Wick-ed Action

I love a good action film. In going over lists of various film genres, I discovered I’ve seen the majority of the “best” action films, though I don’t always agree with what is considered an “action” film. I expect an action film to have – well, action: a lot of movement of characters or equipment, such as vehicles. It could be modern reality based – James Bond or Air Force One, or futuristic, such as Terminator, Alien, or Serenity, comic book heroes, or war-type films such as Commando or Rambo (my grandmother made me take her to every Stallone and Schwartzeneggar film that came out). There should be suspense, perhaps mystery, a vehicle chase, and almost always a good fight scene. Body counts are expected, but graphic violence isn’t required – Suicide Squad had a high bullet count, but little gore. History of Violence had a lower bullet count, but extremely graphic depictions. I don’t mind gore, but I won’t watch cruelty or sadism – I shut off Killing Season because it was focused on torture, not action.

I adored John Wick, an action movie with Keanu Reeves as an assassin who tries to retire but is sucked back into the business against his will. It was just about everything I could want in a film – the script is good, the acting is good, the cast is excellent and the action is awesome. It’s just a good all-around film. I saw John Wick 2 on opening day (the DVD was released June 13) and – it was good, but not quite as great as the first. The action is impeccable – perhaps the best actual hand combat choreography I’ve ever seen (especially compared to the farce of Batman v. Superman). The script is good. But Wick’s lines, so eloquent before, are cut to choppy, often one-word sentences, which Reeves is not good at. It’s got a high bullet count, a high body count, and realistically graphic splatter from a man who was known for killing four people with a pencil.

One thing I noticed about John Wick 2, though not as obvious as it was in London Has Fallen, a C+ film with multiple script flaws: the impact of videogames on choreography of action sequences. JW 2 has a wonderful flight/fight scene through the ancient underground tunnels of Rome, but you can see the influence of popular games such as Call of Duty or Grand Theft Auto. Run, stop, run, corner, shoot, shoot balcony. Man pops out of hall, bang. Run, stop, turn, shoot. It might fit the tone of the scene, but it’s very stiff and staged. London Has Fallen was much worse: the greatest action sequence of the film, the Big Rescue, and the movie looked as if you’d taken a clip from Call of Duty, overlayed it with actors, and CGI’d them together. Maybe it was my TV upgrading the blu-ray to 4K, but you could almost see pixelation in the edges of the graphics. You could have checked it off a list: guy pops up behind garbage can? Check. Drive-by shot through windshield? Check. Balcony? Check. It was so obvious that not only did it stand out, it was distracting, and you stopped watching the progression because you were so offset by the fakeness, a “Where-Have-I-Seen-This-Before?”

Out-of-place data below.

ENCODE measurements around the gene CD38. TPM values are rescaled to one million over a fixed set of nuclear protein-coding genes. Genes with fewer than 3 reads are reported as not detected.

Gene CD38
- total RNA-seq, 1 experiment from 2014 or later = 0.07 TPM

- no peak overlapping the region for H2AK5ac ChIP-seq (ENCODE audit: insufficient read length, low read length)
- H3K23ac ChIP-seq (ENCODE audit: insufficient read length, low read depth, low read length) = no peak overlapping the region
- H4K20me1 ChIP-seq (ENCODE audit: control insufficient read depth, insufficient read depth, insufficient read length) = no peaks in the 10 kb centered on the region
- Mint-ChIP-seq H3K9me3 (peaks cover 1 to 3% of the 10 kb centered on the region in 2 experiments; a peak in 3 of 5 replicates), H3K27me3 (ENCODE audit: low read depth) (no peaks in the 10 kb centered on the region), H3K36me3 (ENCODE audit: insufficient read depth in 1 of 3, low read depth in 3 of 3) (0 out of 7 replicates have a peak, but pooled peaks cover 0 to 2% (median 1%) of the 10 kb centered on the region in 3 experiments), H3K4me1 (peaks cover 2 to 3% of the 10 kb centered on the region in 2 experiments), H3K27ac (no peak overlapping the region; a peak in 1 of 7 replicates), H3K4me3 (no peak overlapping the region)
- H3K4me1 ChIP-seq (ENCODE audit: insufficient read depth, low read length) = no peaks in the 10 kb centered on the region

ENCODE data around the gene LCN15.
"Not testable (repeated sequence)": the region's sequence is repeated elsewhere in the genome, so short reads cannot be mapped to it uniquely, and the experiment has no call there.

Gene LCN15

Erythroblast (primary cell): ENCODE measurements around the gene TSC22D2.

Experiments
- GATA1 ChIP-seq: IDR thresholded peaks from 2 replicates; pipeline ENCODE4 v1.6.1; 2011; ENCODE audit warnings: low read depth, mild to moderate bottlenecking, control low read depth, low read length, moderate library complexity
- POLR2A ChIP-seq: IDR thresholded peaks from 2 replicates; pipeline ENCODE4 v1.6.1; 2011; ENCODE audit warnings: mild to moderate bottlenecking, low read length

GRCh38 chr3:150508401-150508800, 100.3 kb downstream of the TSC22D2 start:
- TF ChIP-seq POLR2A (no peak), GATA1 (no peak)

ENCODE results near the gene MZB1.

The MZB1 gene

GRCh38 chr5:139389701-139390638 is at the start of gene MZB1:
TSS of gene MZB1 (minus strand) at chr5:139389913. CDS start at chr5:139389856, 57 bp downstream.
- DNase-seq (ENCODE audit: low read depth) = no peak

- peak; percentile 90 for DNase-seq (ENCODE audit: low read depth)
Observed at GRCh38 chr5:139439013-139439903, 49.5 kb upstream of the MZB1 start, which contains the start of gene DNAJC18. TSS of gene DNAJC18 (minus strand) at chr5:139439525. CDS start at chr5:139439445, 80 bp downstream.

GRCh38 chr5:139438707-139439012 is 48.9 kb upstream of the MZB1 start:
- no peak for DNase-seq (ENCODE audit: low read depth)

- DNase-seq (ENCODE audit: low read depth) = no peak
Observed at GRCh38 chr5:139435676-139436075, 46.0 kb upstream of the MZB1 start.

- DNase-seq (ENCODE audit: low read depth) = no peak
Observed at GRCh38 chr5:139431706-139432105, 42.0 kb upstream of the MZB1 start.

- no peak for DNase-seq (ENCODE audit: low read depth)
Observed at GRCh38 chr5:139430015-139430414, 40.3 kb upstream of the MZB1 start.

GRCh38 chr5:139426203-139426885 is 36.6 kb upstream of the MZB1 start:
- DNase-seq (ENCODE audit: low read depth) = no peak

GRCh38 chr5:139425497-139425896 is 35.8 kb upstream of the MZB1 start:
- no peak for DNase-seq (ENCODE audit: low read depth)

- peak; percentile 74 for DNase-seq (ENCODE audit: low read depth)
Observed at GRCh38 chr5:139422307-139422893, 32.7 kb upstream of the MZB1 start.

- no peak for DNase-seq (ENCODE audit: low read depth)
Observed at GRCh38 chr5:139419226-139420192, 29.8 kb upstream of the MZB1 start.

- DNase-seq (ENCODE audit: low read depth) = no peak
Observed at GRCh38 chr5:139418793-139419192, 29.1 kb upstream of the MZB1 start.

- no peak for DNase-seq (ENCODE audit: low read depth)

Is this the wave of the future? I hope not. Sure, you can look back at an early Bond film and see how cheesy the fight scenes are. You can almost hear them counting off in their heads: fist, block, step, kick, block, groin, throw, grab, twist… You can marvel at the slo-mo twists and turns of The Matrix sequences, but that’s not exactly reality, either. CGI is wonderful – it gave us Legolas sliding down oliphaunts , Avatar, and Inception. Almost all movies are made with a green-screen at this point, even comedies. But videogames are another empire – like trying to equate a romance film with porn: all the action, none of the reason. You can pop bullets all day, but why you’re doing it is a vague battle against “bad guys.” Relying on a videogame sequence kills the creativity needed. Think of the cliché of the good guy crouched down, pointing people what direction to go and then shooting at the target to cover them, or the stock western of a shootout on main street, with townsfolk peering through broken shutters. Action movies need to reinvent themselves by nature to keep themselves fresh and interesting.